Obese children, adults and senior citizens in the eyes of the general public: results of a representative study on stigma and causation of obesity

PLoS One. 2012;7(10):e46924. doi: 10.1371/journal.pone.0046924. Epub 2012 Oct 12.

Abstract

Obese individuals are blamed for their excess weight based on causal attribution to the individual. It is unclear whether obese individuals of different age groups and gender are faced with the same amount of stigmatization. This information is important in order to identify groups of individuals at risk for higher stigmatization and discrimination. A telephone interview was conducted in a representative sample of 3,003 participants. Experimental manipulation was realized by vignettes describing obese and normal-weight children, adults and senior citizens. Stigmatizing attitudes were measured by semantic differential. Causal attribution was assessed. Internal factors were rated with highest agreement rates as a cause for the vignette's obesity. Lack of activity behavior and eating too much are the most supported causes. Importance of causes differed for the different vignettes. For the child, external causes were considered more important. The overweight vignette was rated consistently more negatively. Higher educational attainment and personal obesity were associated with lower stigmatizing attitudes. The vignette of the obese child was rated more negatively compared to that of an adult or senior citizen. Obesity is seen as a controllable condition, but for children external factors are seen as well. Despite this finding, they are faced with higher stigmatizing attitudes in the general public, contradicting attribution theory assumptions. Internal and external attribution were found to be inter-correlated. Obese children are the population most at risk for being confronted with stigmatization, making them a target point in stigma-reduction campaigns.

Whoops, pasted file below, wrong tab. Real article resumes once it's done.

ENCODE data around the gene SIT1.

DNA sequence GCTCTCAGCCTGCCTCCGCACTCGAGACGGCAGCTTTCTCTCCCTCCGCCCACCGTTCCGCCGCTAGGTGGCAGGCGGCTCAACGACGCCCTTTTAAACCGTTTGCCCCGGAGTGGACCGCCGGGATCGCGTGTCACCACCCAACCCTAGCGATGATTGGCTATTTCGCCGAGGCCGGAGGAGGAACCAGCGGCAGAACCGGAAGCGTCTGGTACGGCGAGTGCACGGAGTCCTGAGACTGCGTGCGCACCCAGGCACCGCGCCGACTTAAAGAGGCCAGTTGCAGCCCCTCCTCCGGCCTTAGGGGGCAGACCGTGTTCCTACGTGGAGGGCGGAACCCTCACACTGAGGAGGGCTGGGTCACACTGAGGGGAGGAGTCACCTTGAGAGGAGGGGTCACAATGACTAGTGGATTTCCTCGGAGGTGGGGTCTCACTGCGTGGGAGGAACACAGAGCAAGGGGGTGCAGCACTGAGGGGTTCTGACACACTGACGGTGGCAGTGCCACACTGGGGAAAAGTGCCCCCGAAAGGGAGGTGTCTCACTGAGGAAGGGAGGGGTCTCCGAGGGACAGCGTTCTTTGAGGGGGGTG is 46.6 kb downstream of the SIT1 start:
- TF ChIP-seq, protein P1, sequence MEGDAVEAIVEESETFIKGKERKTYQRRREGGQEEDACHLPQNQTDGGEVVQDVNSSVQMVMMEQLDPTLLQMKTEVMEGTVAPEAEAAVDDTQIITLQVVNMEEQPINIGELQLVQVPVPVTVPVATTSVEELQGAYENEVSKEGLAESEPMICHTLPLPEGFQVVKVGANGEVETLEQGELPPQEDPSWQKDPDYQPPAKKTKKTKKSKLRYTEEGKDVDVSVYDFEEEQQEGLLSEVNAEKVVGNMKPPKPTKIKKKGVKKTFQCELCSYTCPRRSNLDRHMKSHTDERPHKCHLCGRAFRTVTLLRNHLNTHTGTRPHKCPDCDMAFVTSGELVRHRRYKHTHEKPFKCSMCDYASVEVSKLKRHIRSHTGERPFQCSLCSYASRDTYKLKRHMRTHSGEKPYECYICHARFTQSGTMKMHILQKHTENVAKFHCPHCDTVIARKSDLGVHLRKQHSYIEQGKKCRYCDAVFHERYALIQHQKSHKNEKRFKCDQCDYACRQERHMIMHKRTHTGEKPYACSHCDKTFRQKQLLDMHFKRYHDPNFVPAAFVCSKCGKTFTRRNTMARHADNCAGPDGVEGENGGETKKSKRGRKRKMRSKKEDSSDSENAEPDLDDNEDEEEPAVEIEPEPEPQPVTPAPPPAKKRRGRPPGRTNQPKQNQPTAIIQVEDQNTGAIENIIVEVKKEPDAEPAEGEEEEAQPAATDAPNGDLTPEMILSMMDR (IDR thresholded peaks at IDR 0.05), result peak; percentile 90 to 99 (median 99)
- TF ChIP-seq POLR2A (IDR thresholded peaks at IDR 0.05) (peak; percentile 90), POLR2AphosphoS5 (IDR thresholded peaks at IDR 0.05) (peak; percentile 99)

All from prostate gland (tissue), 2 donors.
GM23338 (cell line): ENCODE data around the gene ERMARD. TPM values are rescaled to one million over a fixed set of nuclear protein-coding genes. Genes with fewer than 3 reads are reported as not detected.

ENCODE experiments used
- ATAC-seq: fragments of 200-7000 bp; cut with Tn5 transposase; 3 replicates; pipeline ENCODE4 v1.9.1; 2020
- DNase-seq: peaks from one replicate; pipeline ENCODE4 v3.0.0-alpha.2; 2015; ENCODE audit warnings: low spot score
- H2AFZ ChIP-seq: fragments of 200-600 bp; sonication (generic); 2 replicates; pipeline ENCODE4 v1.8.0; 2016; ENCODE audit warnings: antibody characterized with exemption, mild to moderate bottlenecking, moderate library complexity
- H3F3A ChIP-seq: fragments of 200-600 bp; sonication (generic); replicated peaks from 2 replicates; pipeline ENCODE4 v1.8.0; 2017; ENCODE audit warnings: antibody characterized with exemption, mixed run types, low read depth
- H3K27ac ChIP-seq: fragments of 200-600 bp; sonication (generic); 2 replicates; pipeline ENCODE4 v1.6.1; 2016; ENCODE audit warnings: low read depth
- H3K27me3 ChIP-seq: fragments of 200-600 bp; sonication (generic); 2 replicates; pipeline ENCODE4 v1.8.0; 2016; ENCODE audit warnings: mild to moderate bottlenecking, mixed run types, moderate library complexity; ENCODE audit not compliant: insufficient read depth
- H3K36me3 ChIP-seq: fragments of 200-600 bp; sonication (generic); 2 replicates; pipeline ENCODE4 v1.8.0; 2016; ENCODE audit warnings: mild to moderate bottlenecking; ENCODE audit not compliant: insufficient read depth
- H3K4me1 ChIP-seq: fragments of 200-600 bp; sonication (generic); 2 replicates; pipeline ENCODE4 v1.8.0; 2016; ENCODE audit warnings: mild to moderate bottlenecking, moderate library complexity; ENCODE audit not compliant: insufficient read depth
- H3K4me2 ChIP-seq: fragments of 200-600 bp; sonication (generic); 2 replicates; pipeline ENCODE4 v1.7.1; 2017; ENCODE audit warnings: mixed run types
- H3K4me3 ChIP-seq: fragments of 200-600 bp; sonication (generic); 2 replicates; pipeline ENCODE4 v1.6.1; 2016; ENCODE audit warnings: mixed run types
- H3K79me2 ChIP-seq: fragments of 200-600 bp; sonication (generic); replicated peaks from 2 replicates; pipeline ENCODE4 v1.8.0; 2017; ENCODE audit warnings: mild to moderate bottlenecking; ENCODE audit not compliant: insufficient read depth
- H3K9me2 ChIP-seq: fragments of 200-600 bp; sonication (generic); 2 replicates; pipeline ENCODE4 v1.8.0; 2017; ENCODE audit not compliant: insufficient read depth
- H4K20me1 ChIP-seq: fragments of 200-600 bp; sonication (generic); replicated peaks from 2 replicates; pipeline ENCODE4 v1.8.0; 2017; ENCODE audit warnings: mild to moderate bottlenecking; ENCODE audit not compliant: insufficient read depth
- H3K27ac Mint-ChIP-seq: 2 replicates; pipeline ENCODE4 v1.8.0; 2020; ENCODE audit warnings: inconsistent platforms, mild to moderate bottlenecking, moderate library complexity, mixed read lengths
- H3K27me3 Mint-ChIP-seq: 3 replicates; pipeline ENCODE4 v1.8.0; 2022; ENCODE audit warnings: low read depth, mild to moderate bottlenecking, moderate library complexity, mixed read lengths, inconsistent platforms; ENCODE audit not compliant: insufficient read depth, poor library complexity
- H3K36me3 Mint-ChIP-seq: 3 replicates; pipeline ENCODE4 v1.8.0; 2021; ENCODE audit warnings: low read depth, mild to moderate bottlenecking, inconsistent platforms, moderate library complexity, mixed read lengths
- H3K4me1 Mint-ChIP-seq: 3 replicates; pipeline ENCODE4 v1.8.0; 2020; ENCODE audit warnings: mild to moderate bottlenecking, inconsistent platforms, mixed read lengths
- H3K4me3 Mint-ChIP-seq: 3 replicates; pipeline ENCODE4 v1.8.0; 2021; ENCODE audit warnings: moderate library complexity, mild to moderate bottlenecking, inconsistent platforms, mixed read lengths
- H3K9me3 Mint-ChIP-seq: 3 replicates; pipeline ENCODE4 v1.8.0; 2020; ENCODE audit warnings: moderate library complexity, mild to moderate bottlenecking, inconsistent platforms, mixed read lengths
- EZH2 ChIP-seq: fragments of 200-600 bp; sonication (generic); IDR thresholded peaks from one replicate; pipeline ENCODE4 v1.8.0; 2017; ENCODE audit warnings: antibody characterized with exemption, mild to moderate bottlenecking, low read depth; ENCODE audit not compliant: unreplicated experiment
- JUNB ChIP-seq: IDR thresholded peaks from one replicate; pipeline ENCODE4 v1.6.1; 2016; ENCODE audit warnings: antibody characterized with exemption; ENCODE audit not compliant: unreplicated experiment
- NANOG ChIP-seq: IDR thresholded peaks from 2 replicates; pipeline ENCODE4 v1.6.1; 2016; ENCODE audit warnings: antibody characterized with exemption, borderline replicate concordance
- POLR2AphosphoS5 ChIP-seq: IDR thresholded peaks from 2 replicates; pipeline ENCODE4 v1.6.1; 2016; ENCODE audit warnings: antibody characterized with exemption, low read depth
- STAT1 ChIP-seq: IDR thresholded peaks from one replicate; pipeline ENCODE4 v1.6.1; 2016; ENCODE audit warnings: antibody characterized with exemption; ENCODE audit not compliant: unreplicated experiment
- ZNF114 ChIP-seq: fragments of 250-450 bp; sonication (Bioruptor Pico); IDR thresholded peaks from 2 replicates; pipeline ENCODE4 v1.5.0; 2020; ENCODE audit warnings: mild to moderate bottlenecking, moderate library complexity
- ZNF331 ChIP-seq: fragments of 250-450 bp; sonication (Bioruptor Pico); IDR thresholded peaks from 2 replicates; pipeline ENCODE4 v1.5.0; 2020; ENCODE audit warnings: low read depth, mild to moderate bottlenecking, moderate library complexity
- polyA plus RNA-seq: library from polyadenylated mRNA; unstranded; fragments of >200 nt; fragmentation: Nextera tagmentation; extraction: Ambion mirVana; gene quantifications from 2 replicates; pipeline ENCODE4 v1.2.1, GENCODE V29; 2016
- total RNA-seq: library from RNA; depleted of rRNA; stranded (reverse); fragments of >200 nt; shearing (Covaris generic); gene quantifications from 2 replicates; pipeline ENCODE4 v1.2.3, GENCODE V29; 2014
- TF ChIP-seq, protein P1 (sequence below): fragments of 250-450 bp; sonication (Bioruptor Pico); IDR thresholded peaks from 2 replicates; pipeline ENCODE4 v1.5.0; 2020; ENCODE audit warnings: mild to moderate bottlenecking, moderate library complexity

Publication types

  • Research Support, Non-U.S. Gov't

MeSH terms

  • Adolescent
  • Adult
  • Aged
  • Aged, 80 and over
  • Analysis of Variance
  • Body Image / psychology
  • Body Mass Index
  • Causality
  • Child
  • Educational Status
  • Feeding Behavior
  • Female
  • Germany / epidemiology
  • Health Surveys / statistics & numerical data*
  • Humans
  • Male
  • Middle Aged
  • Obesity / epidemiology
  • Obesity / psychology*
  • Sedentary Behavior
  • Social Stigma*
  • Stereotyping*
  • Surveys and Questionnaires
  • Young Adult

Grant support

This work was supported by the Federal Ministry of Education and Research (BMBF), Germany, FKZ: 01EO1001. The funders had no role in study design, data collection and analysis, decision to publish, or preparation of the manuscript.